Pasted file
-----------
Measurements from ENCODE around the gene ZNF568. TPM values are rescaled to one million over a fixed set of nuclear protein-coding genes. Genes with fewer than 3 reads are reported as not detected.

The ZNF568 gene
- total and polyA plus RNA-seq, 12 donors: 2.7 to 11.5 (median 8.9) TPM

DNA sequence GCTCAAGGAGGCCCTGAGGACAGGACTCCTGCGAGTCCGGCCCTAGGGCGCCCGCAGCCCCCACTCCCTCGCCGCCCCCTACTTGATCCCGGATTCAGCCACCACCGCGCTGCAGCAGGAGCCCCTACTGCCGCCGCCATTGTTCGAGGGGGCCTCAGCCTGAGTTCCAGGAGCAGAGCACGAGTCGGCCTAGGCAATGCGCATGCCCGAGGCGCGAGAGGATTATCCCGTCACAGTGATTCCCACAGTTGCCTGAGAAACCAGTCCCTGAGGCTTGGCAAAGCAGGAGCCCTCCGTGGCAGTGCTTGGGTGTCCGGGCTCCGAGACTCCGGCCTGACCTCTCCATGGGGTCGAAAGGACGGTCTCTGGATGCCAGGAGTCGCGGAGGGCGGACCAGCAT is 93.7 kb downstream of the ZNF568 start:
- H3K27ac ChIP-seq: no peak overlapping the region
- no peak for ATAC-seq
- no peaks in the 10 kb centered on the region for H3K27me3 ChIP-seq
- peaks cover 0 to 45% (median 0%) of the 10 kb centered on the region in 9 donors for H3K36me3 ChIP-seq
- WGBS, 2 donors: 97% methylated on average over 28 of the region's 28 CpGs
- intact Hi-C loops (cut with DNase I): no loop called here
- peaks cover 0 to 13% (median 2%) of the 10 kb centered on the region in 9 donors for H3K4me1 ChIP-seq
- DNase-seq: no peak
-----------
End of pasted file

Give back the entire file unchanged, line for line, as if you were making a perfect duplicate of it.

Measurements from ENCODE around the gene ZNF568. TPM values are rescaled to one million over a fixed set of nuclear protein-coding genes. Genes with fewer than 3 reads are reported as not detected.

The ZNF568 gene
- total and polyA plus RNA-seq, 12 donors: 2.7 to 11.5 (median 8.9) TPM

DNA sequence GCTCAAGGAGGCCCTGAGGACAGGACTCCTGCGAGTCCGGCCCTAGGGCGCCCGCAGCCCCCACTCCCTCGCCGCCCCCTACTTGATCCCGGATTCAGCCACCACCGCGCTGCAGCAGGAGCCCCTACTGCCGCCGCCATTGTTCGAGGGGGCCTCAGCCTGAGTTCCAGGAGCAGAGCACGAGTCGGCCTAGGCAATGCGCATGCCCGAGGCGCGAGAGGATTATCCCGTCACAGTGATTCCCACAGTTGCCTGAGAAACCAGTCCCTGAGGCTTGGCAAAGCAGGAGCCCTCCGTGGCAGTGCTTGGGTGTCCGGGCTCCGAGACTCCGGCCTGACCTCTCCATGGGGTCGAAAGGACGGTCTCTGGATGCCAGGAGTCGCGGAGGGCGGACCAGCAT is 93.7 kb downstream of the ZNF568 start:
- H3K27ac ChIP-seq: no peak overlapping the region
- no peak for ATAC-seq
- no peaks in the 10 kb centered on the region for H3K27me3 ChIP-seq
- peaks cover 0 to 45% (median 0%) of the 10 kb centered on the region in 9 donors for H3K36me3 ChIP-seq
- WGBS, 2 donors: 97% methylated on average over 28 of the region's 28 CpGs
- intact Hi-C loops (cut with DNase I): no loop called here
- peaks cover 0 to 13% (median 2%) of the 10 kb centered on the region in 9 donors for H3K4me1 ChIP-seq
- DNase-seq: no peak